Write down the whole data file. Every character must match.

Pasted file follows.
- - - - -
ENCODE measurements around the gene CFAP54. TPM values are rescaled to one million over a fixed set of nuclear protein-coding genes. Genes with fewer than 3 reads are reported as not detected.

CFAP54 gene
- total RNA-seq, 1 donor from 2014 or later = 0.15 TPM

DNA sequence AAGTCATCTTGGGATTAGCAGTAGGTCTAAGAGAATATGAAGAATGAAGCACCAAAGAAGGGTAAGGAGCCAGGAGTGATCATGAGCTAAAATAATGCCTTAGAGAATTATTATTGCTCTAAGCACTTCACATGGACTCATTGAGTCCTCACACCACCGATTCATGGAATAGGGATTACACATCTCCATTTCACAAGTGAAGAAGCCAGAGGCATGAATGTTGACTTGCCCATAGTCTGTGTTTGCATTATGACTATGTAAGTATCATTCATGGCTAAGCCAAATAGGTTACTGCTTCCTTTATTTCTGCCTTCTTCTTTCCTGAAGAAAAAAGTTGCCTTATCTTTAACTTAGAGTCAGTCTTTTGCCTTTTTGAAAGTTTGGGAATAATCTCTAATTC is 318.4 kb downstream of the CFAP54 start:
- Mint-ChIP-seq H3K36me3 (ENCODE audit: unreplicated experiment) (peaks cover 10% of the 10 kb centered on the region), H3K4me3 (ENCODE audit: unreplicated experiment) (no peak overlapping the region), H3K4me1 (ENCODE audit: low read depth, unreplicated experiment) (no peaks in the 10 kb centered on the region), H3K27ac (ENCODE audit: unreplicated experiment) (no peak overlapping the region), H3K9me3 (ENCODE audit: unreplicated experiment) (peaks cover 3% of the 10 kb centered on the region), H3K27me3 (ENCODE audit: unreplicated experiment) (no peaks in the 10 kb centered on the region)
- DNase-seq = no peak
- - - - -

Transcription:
ENCODE measurements around the gene CFAP54. TPM values are rescaled to one million over a fixed set of nuclear protein-coding genes. Genes with fewer than 3 reads are reported as not detected.

CFAP54 gene
- total RNA-seq, 1 donor from 2014 or later = 0.15 TPM

DNA sequence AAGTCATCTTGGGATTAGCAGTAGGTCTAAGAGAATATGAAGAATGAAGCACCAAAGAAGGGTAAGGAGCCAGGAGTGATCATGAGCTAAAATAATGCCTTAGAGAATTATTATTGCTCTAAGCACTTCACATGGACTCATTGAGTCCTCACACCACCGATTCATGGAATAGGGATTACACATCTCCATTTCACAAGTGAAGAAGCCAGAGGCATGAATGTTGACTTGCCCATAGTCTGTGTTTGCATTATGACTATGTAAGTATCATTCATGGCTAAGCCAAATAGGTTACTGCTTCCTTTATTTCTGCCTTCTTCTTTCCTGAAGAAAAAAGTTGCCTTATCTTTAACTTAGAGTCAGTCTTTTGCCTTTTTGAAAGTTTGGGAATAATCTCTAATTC is 318.4 kb downstream of the CFAP54 start:
- Mint-ChIP-seq H3K36me3 (ENCODE audit: unreplicated experiment) (peaks cover 10% of the 10 kb centered on the region), H3K4me3 (ENCODE audit: unreplicated experiment) (no peak overlapping the region), H3K4me1 (ENCODE audit: low read depth, unreplicated experiment) (no peaks in the 10 kb centered on the region), H3K27ac (ENCODE audit: unreplicated experiment) (no peak overlapping the region), H3K9me3 (ENCODE audit: unreplicated experiment) (peaks cover 3% of the 10 kb centered on the region), H3K27me3 (ENCODE audit: unreplicated experiment) (no peaks in the 10 kb centered on the region)
- DNase-seq = no peak